Earmarking parking spaces for electric vehicle (EV) charging points would particularly benefit London, the chair of the government’s National Infrastructure Commission (NIC) has said.

Sir John Armitt, in a keynote speech at the London First infrastructure summit this morning (12 September), said that getting councils to allocate a portion of their parking spaces as suitable for EV charge points would “especially help” Londoners aiming to switch from petrol and diesel.

This was one of the recommendations in the commission’s recently published National Infrastructure Assessment.

He said: “Unlike residents in many other cities, drivers in London often do not have access to off-street parking, and so this extra provision will be of particular benefit to them. “

Flats and terraced houses, which generally lack off-street parking spaces, make up a bigger share of London’s building stock than many other towns and cities in the UK.

Armitt said that allocating parking spaces for charging infrastructure would improve the take-up of electric vehicles in the capital with knock on benefits in terms of improved air quality.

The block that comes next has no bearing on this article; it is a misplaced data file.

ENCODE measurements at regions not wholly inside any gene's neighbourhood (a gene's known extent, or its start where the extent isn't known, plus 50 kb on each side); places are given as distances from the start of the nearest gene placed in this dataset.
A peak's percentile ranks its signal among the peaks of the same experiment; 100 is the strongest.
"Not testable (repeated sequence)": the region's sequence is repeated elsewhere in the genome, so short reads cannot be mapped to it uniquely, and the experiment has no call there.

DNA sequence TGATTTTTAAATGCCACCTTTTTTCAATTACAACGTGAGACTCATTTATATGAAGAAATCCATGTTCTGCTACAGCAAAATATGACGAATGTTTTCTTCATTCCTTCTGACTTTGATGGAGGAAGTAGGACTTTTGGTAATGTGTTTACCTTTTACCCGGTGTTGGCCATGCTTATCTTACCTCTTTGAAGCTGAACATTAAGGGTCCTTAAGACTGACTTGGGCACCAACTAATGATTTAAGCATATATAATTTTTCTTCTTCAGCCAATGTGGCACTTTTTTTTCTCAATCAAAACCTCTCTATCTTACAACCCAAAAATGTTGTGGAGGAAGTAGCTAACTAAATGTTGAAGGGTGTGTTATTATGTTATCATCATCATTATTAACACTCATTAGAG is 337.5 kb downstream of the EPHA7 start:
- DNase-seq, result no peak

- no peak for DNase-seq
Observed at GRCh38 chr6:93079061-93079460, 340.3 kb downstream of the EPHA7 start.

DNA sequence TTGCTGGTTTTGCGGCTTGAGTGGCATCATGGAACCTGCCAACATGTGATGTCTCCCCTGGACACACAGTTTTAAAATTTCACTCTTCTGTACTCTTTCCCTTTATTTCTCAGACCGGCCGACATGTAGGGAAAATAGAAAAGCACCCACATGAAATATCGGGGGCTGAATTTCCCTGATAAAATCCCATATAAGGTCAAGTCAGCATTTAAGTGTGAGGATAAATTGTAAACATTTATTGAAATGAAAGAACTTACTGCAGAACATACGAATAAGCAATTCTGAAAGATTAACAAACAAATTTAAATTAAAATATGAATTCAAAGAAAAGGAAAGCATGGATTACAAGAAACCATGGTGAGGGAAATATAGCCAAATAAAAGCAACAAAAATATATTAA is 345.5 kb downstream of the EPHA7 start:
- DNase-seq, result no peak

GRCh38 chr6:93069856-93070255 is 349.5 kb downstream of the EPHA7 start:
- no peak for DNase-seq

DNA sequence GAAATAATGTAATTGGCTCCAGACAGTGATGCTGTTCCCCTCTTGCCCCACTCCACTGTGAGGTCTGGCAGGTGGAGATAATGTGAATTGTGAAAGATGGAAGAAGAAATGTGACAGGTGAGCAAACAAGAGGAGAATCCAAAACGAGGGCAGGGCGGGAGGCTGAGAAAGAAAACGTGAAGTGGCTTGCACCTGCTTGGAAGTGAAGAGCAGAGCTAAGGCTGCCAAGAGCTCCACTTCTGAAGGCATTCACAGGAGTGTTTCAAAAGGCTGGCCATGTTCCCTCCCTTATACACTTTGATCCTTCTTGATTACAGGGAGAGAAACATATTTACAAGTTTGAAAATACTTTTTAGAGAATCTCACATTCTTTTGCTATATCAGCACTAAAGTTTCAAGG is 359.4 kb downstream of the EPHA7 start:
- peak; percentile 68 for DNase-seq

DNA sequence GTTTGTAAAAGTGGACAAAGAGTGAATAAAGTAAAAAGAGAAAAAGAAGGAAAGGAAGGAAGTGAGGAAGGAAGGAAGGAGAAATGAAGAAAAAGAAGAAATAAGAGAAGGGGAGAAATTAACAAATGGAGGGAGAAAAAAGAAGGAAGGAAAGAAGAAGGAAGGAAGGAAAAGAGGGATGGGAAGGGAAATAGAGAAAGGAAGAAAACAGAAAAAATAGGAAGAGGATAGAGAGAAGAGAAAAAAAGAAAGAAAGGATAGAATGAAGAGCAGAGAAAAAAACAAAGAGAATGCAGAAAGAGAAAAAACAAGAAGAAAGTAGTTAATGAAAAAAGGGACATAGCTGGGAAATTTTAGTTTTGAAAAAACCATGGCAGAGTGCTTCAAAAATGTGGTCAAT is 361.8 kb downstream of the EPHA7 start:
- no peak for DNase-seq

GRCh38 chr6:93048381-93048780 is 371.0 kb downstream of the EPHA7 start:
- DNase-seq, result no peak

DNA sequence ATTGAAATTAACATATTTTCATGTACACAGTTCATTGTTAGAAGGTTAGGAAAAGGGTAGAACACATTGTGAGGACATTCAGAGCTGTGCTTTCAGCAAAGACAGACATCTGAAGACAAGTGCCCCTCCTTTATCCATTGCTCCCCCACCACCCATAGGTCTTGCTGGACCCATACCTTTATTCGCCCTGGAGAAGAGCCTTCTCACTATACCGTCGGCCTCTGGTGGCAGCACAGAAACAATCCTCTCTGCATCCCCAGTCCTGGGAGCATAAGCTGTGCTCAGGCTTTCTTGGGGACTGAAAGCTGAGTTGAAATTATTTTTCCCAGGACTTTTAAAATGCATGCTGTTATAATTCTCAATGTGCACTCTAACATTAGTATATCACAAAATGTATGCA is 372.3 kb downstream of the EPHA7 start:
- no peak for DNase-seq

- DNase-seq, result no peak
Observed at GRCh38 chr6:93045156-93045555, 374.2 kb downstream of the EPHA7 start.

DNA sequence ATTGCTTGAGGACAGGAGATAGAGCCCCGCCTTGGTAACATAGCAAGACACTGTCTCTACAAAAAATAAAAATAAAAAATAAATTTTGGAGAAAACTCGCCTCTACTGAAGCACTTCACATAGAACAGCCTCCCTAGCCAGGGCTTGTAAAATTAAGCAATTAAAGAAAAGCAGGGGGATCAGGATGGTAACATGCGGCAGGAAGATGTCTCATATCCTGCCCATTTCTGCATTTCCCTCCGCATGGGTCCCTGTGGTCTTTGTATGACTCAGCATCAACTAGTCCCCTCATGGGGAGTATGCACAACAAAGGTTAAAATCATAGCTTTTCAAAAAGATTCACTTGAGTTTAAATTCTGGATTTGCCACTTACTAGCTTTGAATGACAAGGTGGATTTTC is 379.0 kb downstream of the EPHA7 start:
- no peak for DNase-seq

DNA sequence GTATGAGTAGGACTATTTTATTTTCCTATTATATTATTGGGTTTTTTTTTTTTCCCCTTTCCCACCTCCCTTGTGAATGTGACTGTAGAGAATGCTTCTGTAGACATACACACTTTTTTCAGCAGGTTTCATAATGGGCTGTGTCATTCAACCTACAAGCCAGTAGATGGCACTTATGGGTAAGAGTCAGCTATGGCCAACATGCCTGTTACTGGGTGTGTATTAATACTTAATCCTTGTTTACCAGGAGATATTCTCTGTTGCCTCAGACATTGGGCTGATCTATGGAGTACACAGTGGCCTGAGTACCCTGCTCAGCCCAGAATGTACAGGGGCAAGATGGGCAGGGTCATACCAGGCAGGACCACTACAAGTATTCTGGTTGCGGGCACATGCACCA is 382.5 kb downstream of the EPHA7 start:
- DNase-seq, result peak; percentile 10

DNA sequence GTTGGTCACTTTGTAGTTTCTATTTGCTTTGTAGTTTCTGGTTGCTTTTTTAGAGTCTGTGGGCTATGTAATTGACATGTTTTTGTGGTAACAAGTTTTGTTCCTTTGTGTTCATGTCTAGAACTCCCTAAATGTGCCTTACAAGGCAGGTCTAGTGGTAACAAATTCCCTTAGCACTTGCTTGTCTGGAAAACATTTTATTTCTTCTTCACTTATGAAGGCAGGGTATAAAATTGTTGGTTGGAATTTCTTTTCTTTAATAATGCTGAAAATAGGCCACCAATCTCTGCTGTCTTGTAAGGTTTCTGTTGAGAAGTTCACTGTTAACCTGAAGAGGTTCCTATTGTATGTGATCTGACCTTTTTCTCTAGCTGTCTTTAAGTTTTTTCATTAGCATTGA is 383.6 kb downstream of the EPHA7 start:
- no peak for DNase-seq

He also welcomed Thames Water’s commitment, outlined in its business plan submitted to Ofwat last week, to adopt the commission’s recommendation to cut pipe leaks by half by 2050, alongside the continued rollout of smart water meters and a range of investments on sustainable drainage.

Armitt’s call on councils to increase the provision of off-street charging points follows an announcement yesterday by EV Networks (EVN) that it will invest £200 million in developing 200 new fast-charging stations across the UK.

EVN is aiming to rollout the 200 fast charging stations, which it is developing in collaboration with battery storage provider Leclanché, by 2025.

The company, which claims to have identified around 80 sites for fast-charging stations so far, also announced that it is setting up an EV Charging Centre of Excellence in Warwick with Leclanché.

The announcement was made yesterday (11 September) at the government’s Zero Emissions Vehicle Summit in Birmingham where prime minister Theresa May also unveiled £106 million of funding for research and development in low emission mobility.

Sir John Armitt will be speaking at Utility Week’s Congress on 10 October in Birmingham. His talk will focus on meeting the UK’s infrastructure needs.

For more information about the event and to book a place click here.

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